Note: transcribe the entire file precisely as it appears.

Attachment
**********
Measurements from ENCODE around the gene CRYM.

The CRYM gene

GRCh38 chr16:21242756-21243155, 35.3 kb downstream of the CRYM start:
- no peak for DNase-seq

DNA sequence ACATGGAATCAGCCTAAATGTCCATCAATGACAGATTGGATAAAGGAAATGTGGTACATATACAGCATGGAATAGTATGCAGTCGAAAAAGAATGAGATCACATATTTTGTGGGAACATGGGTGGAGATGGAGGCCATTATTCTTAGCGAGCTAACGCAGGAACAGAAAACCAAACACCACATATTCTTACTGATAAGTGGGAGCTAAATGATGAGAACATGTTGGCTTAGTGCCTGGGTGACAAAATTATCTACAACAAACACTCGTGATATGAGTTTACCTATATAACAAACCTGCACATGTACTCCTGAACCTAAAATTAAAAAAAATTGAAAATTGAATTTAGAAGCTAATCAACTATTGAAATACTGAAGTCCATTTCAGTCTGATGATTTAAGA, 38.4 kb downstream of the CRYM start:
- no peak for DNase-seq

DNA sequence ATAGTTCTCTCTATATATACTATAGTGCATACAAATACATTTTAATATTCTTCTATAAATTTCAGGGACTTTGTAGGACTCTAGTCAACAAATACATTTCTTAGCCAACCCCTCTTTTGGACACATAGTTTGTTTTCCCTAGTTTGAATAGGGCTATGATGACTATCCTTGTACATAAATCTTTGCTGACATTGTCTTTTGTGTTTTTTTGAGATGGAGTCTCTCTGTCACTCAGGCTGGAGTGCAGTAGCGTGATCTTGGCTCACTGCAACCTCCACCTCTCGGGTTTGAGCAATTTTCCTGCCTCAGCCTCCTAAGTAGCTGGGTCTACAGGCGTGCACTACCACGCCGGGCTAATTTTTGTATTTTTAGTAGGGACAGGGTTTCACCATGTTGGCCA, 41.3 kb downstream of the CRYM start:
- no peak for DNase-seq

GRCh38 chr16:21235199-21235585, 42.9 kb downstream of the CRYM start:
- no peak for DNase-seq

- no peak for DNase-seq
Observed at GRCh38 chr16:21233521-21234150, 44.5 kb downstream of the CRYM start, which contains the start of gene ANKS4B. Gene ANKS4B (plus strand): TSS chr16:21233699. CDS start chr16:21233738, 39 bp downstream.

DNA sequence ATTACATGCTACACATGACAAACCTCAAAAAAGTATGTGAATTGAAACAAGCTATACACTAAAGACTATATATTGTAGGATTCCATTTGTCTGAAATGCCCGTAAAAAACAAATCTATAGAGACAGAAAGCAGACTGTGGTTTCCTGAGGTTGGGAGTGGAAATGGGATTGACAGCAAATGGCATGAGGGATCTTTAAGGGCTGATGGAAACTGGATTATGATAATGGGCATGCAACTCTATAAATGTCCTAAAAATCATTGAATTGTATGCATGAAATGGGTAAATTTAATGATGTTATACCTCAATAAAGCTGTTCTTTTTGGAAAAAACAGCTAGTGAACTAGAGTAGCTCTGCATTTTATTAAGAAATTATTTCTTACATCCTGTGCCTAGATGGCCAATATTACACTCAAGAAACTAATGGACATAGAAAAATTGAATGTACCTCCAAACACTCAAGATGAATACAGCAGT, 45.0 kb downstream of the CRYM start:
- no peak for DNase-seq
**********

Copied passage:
Measurements from ENCODE around the gene CRYM.

The CRYM gene

GRCh38 chr16:21242756-21243155, 35.3 kb downstream of the CRYM start:
- no peak for DNase-seq

DNA sequence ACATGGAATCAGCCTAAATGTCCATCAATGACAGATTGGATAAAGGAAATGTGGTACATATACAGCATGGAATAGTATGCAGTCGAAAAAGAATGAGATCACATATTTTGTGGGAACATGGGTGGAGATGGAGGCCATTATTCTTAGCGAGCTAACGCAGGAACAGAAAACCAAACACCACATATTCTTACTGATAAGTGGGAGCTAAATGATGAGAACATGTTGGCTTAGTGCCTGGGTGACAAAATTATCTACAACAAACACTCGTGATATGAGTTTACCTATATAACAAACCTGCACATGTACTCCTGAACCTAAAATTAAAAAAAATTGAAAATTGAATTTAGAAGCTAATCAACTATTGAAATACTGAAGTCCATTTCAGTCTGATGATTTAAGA, 38.4 kb downstream of the CRYM start:
- no peak for DNase-seq

DNA sequence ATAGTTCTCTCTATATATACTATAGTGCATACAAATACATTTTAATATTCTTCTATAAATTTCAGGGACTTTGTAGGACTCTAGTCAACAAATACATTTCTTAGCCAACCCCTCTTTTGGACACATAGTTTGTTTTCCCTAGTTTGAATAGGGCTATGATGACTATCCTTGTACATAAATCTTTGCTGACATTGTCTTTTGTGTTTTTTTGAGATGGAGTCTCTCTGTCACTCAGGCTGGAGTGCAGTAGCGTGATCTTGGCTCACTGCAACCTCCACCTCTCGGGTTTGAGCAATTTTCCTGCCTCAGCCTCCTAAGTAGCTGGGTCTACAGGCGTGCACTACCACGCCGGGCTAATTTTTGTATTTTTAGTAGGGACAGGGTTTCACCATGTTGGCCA, 41.3 kb downstream of the CRYM start:
- no peak for DNase-seq

GRCh38 chr16:21235199-21235585, 42.9 kb downstream of the CRYM start:
- no peak for DNase-seq

- no peak for DNase-seq
Observed at GRCh38 chr16:21233521-21234150, 44.5 kb downstream of the CRYM start, which contains the start of gene ANKS4B. Gene ANKS4B (plus strand): TSS chr16:21233699. CDS start chr16:21233738, 39 bp downstream.

DNA sequence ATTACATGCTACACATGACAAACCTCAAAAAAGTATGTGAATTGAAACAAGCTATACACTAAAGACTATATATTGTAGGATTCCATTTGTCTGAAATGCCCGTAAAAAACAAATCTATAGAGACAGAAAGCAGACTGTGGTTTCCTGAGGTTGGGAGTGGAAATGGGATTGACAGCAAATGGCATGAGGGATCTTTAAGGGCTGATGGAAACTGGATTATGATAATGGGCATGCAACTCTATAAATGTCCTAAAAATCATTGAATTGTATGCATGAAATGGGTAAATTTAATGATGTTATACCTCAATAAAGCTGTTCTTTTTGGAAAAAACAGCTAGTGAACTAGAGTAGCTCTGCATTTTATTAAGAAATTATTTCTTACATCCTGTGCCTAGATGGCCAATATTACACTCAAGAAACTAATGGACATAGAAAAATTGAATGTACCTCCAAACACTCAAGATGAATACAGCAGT, 45.0 kb downstream of the CRYM start:
- no peak for DNase-seq